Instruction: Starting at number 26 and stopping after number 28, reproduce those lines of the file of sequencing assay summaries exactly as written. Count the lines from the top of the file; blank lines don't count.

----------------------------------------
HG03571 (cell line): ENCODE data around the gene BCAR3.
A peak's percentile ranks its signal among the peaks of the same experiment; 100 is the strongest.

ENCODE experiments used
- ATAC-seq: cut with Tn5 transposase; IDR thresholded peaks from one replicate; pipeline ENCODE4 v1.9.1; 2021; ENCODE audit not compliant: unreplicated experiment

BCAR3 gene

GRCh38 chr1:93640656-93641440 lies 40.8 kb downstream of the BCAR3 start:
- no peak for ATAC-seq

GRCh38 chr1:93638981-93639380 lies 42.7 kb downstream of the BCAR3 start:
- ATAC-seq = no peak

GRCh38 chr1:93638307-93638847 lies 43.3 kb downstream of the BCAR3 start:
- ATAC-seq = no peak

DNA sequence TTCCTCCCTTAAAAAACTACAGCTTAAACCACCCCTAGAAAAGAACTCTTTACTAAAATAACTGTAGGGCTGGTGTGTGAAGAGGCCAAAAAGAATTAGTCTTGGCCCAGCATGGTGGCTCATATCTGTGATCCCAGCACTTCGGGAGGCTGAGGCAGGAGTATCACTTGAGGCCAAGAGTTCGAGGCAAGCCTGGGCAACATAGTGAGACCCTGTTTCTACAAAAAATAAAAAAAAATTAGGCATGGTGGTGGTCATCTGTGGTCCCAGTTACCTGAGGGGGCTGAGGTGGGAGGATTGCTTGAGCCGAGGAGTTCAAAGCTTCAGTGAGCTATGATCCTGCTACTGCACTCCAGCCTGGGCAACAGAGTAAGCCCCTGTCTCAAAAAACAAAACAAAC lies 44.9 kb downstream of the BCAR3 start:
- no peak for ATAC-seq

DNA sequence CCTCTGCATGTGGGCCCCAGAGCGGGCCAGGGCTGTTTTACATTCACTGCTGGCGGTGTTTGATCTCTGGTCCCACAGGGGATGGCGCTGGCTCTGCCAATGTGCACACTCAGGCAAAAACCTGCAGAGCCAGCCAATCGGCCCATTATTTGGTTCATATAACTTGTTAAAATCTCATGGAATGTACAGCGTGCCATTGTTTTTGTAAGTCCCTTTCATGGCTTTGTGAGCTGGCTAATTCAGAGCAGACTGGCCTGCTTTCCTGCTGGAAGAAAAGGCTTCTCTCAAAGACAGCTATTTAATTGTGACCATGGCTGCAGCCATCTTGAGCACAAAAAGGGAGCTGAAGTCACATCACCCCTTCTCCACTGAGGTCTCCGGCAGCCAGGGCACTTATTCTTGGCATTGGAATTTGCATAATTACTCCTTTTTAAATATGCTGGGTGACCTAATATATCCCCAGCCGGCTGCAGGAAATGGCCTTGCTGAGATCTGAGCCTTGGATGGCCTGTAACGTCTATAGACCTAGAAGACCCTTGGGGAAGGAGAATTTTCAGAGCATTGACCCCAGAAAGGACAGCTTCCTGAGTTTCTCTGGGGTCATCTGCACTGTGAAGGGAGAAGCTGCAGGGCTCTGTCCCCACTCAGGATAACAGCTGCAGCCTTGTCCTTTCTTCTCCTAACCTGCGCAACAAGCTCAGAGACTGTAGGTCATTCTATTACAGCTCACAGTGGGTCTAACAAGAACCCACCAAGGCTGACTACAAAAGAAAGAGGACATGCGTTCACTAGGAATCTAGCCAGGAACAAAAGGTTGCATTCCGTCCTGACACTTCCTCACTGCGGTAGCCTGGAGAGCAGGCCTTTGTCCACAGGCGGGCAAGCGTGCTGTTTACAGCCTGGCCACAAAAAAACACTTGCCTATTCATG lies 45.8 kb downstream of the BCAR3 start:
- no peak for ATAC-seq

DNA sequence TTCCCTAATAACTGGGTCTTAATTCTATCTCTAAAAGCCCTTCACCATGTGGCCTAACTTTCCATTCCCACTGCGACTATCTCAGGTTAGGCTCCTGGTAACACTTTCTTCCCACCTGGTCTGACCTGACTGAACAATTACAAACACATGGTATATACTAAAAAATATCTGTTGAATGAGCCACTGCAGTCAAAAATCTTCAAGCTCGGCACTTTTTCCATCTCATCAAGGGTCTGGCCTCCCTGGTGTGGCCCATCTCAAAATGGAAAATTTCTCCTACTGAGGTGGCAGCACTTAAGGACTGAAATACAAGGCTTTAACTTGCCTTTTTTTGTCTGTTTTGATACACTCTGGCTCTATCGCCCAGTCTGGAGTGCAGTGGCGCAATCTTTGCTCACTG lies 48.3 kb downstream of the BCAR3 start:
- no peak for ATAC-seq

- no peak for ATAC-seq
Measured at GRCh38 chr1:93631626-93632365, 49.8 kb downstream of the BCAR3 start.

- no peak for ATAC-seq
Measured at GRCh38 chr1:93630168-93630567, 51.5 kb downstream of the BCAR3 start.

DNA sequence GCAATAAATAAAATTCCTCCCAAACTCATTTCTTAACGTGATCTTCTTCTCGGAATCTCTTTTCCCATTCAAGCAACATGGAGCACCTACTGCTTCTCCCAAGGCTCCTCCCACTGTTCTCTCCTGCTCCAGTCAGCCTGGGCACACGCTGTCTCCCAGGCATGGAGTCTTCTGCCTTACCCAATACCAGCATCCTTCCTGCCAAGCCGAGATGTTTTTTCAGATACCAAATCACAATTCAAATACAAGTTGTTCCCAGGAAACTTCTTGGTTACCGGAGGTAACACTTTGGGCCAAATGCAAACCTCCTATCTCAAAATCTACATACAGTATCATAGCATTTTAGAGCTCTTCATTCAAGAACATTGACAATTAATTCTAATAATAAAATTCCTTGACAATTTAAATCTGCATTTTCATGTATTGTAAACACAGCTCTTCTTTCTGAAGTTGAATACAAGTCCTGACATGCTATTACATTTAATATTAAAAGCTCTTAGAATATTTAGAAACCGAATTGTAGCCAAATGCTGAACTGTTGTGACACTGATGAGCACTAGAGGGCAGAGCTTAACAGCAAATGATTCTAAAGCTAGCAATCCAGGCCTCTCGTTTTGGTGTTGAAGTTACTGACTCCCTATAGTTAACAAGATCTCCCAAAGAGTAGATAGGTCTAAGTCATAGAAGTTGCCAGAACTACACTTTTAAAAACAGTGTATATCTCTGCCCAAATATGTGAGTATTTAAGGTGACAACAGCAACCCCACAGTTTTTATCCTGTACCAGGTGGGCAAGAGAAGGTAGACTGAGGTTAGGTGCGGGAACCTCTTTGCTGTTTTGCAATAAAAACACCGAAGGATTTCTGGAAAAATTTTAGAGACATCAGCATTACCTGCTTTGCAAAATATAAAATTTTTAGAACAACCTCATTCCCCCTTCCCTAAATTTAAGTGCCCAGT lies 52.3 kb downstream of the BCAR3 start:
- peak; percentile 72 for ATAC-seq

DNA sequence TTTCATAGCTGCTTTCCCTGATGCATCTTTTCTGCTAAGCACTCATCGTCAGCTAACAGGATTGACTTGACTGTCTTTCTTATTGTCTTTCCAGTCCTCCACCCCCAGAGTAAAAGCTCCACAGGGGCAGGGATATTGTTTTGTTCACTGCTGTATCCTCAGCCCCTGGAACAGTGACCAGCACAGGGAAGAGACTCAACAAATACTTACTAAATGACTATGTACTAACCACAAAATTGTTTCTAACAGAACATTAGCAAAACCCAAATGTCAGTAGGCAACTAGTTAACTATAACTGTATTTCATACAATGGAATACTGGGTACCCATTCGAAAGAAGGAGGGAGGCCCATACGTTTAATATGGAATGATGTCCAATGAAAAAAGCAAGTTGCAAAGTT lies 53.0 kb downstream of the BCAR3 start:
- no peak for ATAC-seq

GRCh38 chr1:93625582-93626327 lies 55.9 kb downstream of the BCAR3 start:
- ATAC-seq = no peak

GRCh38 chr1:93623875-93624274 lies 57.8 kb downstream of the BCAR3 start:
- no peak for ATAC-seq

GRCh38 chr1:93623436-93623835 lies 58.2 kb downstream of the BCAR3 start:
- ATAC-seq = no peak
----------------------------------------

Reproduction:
GRCh38 chr1:93625582-93626327 lies 55.9 kb downstream of the BCAR3 start:
- ATAC-seq = no peak

GRCh38 chr1:93623875-93624274 lies 57.8 kb downstream of the BCAR3 start: